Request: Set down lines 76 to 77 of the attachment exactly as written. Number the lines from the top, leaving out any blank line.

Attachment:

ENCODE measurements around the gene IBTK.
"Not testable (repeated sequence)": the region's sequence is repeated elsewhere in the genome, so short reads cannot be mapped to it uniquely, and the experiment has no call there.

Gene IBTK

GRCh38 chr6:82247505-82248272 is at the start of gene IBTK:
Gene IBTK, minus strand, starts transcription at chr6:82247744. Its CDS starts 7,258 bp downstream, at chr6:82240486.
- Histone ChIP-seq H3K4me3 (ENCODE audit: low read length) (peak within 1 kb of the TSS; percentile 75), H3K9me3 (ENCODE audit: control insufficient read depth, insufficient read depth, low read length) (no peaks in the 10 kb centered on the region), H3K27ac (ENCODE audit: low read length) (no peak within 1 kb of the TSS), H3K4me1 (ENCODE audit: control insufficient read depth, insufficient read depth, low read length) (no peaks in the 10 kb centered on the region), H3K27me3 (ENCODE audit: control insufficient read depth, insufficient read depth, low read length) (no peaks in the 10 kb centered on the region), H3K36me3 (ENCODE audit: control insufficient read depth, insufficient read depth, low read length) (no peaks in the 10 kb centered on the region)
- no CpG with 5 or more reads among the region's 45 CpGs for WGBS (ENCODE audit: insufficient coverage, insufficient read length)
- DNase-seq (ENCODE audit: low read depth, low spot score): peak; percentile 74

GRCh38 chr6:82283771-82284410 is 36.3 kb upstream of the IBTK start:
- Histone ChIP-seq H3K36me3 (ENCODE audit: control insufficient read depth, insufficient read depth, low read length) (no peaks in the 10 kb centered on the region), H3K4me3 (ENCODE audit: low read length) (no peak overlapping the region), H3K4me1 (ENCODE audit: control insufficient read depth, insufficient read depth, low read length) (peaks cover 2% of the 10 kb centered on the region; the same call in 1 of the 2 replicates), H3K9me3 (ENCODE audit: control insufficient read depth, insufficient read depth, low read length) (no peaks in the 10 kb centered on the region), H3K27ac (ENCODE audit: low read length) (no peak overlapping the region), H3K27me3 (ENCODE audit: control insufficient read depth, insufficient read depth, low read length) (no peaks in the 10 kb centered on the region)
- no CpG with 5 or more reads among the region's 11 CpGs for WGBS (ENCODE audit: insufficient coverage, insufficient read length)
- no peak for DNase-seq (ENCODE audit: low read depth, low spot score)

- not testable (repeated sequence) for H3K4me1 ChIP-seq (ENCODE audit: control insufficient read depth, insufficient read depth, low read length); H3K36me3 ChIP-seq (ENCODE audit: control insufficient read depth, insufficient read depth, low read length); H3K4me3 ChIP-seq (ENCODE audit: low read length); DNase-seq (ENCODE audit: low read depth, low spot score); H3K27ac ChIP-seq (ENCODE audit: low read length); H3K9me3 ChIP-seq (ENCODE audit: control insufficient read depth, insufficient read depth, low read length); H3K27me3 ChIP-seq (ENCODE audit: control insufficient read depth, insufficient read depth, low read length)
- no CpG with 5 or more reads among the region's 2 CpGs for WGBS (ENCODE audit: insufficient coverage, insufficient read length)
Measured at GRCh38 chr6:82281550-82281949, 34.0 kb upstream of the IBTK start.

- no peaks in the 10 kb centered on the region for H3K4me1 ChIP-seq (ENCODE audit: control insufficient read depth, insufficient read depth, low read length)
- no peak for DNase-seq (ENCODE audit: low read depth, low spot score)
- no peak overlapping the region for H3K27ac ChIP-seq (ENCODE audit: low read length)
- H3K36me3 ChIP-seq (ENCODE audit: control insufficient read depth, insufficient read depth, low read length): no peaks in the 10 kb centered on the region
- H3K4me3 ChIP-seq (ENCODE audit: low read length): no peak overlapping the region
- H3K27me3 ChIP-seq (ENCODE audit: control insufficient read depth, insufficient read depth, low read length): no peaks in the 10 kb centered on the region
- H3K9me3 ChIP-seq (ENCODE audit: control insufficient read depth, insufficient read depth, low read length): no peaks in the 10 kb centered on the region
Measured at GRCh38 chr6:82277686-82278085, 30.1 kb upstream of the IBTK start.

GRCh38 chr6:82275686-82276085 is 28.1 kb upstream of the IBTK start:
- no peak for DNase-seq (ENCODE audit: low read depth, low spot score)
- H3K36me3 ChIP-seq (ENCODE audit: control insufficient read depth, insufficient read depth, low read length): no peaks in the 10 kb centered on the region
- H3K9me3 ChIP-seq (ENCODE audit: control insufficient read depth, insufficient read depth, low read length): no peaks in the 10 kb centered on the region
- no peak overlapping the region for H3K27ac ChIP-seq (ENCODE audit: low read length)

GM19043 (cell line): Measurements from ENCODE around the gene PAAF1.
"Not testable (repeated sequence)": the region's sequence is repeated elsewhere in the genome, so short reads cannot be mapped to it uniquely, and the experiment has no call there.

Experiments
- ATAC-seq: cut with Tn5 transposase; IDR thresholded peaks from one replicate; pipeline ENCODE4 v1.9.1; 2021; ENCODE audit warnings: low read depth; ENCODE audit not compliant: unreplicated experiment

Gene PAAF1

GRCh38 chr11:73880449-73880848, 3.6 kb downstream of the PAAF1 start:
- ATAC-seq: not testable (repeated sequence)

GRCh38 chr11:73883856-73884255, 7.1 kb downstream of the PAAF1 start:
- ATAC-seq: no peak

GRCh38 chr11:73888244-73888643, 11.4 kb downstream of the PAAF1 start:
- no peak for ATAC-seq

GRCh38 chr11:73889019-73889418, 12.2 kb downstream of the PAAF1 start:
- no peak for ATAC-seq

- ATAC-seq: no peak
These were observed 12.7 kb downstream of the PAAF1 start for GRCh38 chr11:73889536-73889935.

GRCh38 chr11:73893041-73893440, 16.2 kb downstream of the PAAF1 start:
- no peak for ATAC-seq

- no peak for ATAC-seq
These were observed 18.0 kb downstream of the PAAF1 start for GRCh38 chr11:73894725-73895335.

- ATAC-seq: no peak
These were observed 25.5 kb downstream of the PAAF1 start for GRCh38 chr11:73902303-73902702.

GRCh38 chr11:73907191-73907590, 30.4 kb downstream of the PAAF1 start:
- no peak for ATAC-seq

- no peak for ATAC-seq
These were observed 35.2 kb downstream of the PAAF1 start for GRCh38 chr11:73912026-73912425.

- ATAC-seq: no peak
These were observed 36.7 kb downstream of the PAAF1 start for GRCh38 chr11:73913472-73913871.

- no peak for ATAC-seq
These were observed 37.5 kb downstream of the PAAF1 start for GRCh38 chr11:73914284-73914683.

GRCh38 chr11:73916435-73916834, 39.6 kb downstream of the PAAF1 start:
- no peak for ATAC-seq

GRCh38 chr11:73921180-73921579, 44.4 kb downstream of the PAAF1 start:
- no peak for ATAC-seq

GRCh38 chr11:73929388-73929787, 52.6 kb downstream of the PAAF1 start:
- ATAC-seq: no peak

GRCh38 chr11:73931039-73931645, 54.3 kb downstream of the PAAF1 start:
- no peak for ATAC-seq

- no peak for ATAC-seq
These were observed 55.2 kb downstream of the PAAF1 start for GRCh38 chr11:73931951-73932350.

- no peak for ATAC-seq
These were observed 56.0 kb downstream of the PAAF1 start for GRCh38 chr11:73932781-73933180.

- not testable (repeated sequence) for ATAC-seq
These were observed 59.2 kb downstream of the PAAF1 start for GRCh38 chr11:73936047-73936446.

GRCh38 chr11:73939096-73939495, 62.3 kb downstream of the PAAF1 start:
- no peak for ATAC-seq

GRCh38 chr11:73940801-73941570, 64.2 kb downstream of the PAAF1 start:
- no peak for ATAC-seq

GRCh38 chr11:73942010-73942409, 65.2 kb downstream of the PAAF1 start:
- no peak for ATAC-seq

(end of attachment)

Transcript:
GRCh38 chr11:73942010-73942409, 65.2 kb downstream of the PAAF1 start:
- no peak for ATAC-seq